Monrovia, 15 December 2011 - Sime Darby Plantation (Liberia) Inc (SDPL) would like to dispel misleading reports by a local Liberian newspaper, The News, entitled “Sime Darby Told to Halt Operation” in its 14 December 2011 edition. This was in relation to the disruption of work at Grand Cape Mount (GCM) county from 5 December to 10 December 2011.
As the world´s largest producer of Certified Sustainable Palm Oil, Sime Darby Plantation and its Liberian subsidiary play a leading role in the development and promotion of sustainable agricultural practices. Sime Darby Plantation has developed guidelines that surpass the industry norm regarding environment, biodiversity and employees.
On 10 December 2011, SDPL was forced to temporarily lay off 900 of its contracted and daily-hired workers due to safety reasons. Roads were blocked and machines owned by SDPL were forced to shut down as a result of intense pressure and aggression from certain quarters. SDPL, working closely with the Presidential Elected Committee comprising five government ministries, GCM Caucus and Head of Traditional Counsel, swiftly resolved the issues with the local communities allowing the workers to resume work the next day. SDPL would like to thank the parties involved for bringing this issue to an amicable solution that benefits all parties.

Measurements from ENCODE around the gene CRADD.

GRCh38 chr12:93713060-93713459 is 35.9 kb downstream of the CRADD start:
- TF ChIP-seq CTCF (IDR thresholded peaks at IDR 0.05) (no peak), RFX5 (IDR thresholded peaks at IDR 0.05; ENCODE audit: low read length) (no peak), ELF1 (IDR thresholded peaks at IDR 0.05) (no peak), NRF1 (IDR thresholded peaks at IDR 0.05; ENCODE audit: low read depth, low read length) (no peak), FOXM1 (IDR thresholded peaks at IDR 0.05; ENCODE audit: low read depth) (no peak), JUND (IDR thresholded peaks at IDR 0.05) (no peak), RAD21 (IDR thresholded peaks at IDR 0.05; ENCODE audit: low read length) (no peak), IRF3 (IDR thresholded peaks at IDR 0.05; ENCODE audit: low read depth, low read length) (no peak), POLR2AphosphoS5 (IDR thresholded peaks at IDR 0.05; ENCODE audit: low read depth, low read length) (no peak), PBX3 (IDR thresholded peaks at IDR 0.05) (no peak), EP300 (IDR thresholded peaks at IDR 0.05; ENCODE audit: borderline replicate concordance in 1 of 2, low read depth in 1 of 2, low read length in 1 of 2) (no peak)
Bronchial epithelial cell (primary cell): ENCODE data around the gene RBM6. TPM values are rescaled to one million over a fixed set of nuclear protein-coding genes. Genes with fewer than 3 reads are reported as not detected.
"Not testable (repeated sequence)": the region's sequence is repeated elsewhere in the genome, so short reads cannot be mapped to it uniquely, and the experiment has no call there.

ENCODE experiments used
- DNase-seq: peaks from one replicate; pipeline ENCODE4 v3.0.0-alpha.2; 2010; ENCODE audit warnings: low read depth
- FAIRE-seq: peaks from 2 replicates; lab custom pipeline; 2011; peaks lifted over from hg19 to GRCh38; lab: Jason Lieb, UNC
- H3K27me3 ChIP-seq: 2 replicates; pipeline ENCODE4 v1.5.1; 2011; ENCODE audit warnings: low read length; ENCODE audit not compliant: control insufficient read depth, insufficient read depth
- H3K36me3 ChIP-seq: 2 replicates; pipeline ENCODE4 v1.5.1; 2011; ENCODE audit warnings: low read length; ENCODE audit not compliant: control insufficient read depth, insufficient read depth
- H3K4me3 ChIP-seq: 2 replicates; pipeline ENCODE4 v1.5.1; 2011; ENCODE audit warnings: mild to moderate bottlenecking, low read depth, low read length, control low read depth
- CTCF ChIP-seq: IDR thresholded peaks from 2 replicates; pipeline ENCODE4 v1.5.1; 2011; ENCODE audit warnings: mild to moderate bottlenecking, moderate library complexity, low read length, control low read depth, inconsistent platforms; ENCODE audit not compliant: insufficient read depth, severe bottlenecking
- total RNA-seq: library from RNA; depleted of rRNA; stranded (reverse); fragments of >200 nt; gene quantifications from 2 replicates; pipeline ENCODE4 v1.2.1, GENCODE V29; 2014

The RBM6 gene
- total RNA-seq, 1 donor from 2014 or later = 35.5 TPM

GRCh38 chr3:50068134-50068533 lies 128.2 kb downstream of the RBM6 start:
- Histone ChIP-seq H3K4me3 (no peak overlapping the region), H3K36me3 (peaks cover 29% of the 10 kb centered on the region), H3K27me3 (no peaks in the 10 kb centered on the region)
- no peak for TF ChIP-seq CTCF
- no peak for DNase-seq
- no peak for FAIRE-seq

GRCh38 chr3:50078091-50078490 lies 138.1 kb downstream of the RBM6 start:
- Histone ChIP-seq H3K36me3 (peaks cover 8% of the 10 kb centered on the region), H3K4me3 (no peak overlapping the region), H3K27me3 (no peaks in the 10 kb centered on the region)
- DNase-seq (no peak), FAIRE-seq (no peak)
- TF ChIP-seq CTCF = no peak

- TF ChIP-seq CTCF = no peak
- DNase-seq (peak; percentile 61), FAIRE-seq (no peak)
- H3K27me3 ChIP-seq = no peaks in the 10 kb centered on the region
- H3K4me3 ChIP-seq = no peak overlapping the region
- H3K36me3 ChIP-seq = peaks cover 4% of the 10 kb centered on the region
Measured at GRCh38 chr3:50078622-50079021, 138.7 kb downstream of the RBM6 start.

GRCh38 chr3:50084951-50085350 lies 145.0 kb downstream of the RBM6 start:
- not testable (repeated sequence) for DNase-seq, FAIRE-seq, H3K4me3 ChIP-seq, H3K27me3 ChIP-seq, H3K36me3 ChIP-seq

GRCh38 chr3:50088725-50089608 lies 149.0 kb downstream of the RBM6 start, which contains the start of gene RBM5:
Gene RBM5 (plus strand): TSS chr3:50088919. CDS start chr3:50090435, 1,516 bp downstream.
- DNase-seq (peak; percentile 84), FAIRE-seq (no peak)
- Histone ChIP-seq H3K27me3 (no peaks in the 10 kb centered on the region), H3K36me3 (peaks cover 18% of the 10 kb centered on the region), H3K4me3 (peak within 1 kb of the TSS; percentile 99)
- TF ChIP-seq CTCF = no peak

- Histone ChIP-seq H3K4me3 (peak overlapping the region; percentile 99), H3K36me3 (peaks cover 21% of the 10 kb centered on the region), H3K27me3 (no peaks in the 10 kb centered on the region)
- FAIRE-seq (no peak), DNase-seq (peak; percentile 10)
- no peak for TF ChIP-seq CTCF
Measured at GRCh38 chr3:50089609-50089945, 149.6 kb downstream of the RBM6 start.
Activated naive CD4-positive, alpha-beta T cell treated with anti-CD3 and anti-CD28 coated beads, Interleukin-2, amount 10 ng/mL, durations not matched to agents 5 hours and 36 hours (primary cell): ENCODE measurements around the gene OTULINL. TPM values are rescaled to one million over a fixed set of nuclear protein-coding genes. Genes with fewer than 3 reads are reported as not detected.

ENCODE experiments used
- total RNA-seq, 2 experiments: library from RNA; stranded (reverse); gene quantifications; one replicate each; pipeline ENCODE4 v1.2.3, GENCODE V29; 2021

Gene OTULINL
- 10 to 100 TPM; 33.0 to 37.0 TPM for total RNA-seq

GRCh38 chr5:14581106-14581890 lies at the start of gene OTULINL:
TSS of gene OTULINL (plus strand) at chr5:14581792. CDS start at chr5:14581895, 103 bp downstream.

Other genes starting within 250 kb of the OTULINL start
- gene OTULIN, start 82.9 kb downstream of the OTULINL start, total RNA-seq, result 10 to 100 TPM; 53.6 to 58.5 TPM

The erroneous reports by The News are as follows:
The News reported a riot which led to the seizure of SDPL’s earth moving equipment and its keys by some angry GCM citizens. It further reported that the keys were then handed over to GCM Senator-elect, Edward Boakai Dagoseh, following the intervention of Green Advocates International lead campaigner Cllr. Alfred Lahai Brownell.
SDPL would like to assert that no riots occurred, and that the keys were collected by Senator Edward Boakai Dagoseh himself without any assistance from Alfred Brownell.
The News reported that the Government team mediating in the issue had asked SDPL to cease its expansion project until after it has had a meeting with the affected citizens on Thursday 9 December.
SDPL had been given the approval to resume operations with immediate effect following the meeting with the citizens on Sunday evening (5 December).
The News quoted citizens' representative M. Foboi as saying the citizens were not aware of Sime Darby’s existence in their county.
SDPL has been actively and regularly engaging the citizens of GCM for the last 18 months, and has had several ceremonies to announce its presence in Liberia, including the official opening of the Matambo Estate, graced by the Vice-President, Senators and Superintendents.
According to The News SDPL invaded the citizens’ forest without any regard for their tradition and culture, polluted their drinking water source, cleared their farmland which caused hardship and untold suffering for community members who depend on farming to survive, and destroyed forest products that they depend on for medicinal purposes. Mr. Brownell was also quoted as stating that SDPL’s operations have destroyed gravesites, poro and sande societies, and demanded appropriate compensation for their damaged crops.